Out of more than 200 applicants, Miller was one of 24 chosen to attend the 11th Annual US Air Force/FIRST Leadership Experience for FIRST Teachers and Mentors this summer in Florida and now he’s bringing back his new knowledge to his robotics students, “It was a great experience that I am thankful to be a part of,” Miller says.
Miller is the lead mentor for both the middle school and high school robotics teams. “I learned so much during this experience,” Miller says. “I learned more about the US Air Force and Space Force and how they connect to our daily lives; learned more about the opportunities for our students through the Air Force and Space Force; had leadership training from both of those branches and connected with other FIRST Robotics mentors and teachers from around the country.” Attendees were from 17 different states.
During this experience he visited several sites:
At the Patrick Space Force Base, the group received leadership training and toured the “MakerSpace” area where they solve problems. He was able to control a robotic dog they use for patrol on the beach of one of the bases.
At Cape Canaveral Space Force Base, there was leadership with two Brigadier Generals and toured the base to see rocket launch locations for SpaceX, Blue Origin and other independent companies that are launching rockets into space.
In addition, there were training sessions and tours at the weather headquarters for the Air Force/Space Force, launch control center for SpaceX and other rockets, and the Apollo launch locations. There they had guided tours and were able to get out to the actual launch site and walk around.
He said he was most surprised to learn the amount of rockets going into space, “This year they are scheduled to launch 97 commercial rockets. In 2019 they launched 26. These are not only by companies such as SpaceX and Blue Origin but many other small companies that have some creative ideas,” he says. “There have been a lot of jokes made about the Space Force however most people are not aware of their importance and how they affect our everyday lives with banking, cell phones, and communication.”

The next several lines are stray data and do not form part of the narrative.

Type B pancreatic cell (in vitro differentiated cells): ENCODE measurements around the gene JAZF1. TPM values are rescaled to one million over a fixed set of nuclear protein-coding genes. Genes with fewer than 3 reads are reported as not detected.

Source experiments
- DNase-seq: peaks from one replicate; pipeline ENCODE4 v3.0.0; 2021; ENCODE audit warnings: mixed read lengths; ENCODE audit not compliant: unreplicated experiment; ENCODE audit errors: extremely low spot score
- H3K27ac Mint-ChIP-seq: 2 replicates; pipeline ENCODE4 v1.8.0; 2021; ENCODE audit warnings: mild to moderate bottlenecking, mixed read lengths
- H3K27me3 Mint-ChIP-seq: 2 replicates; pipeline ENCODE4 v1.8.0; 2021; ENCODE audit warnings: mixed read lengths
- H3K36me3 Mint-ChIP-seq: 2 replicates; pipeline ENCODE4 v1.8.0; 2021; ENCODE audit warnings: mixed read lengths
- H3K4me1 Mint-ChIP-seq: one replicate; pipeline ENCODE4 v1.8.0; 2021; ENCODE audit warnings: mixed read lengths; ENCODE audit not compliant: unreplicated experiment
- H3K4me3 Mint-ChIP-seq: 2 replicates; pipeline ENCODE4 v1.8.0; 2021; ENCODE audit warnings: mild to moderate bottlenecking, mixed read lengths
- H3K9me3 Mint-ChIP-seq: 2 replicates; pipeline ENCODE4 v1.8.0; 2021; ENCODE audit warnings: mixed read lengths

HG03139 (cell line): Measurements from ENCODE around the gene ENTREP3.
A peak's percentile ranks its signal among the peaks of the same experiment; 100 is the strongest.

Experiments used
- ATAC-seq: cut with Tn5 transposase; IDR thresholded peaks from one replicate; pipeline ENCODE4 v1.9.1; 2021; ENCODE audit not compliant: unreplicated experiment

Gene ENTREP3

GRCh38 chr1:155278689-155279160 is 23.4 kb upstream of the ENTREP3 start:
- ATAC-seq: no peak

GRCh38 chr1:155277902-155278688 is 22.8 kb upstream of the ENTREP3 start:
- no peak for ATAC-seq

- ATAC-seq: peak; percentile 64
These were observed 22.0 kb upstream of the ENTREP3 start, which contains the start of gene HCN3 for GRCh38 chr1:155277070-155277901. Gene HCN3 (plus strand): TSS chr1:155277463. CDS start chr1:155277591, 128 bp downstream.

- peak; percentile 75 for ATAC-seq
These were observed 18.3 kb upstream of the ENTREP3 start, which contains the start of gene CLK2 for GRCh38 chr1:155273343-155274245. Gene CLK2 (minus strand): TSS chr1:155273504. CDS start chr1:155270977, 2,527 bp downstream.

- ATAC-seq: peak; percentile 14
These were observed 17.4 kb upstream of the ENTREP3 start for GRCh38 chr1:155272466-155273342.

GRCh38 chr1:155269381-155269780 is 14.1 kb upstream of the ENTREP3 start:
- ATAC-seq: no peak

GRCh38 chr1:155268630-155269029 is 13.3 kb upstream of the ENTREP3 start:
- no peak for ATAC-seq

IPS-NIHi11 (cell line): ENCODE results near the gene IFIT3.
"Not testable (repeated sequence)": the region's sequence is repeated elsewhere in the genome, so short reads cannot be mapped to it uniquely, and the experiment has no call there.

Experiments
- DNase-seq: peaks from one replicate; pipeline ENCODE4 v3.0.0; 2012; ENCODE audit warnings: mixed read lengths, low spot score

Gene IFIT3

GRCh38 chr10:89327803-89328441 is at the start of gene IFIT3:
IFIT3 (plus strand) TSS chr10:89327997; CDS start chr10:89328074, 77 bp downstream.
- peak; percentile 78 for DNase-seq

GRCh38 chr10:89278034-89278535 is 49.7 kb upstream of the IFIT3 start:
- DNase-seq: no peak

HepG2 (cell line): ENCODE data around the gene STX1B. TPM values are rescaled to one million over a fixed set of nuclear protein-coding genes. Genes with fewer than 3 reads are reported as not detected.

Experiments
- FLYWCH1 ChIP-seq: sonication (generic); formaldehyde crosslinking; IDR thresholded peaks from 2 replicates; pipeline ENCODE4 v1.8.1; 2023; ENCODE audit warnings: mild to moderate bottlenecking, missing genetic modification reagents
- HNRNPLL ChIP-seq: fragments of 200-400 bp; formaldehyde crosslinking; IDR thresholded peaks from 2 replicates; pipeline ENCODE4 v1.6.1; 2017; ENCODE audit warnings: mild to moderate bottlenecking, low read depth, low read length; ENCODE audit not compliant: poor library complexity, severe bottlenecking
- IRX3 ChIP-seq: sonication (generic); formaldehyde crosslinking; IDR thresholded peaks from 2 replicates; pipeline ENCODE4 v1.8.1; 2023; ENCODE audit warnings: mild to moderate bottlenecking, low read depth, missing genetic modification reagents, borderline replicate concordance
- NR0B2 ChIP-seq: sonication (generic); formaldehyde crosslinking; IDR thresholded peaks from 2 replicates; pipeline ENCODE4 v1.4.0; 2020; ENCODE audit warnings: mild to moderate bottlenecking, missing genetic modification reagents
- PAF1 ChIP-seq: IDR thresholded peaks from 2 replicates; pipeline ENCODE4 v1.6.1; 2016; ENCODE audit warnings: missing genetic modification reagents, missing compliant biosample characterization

During the week’s events, he was able to see how robotics is used in this arena. “This allowed me to understand what skills and abilities they (USAF/ USSF) are looking for from our students and reinforced the importance of STEM in our classrooms and relevance to the real world applications that FIRST Robotics provides,” Miller says. He also gained new insight on leadership to help him grow personally in robotics, which will help our robotics programs.
He was particularly amazed to learn about the opportunities in robotics for our students in the future. “These jobs, whether through college, military or trade school, are very exciting and should be great opportunities for our students.”
The group at this particular conference created their own community and post daily on ideas for FIRST Robotics. “I made a lot of new contact with people across the country that will be beneficial to me in terms of school and robotics.”
A new month means another OMS assembly to highlight the Capturing Kids’ Hearts Word of the month and their Students of the Month.
Michael Miller, who oversees the middle and high school robotics teams, had a rare opportunity to see the world of robotics in a different way thanks to the FIRST organization.
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Otsego Middle School was named a National CKH Showcase School for the 4th year in a row.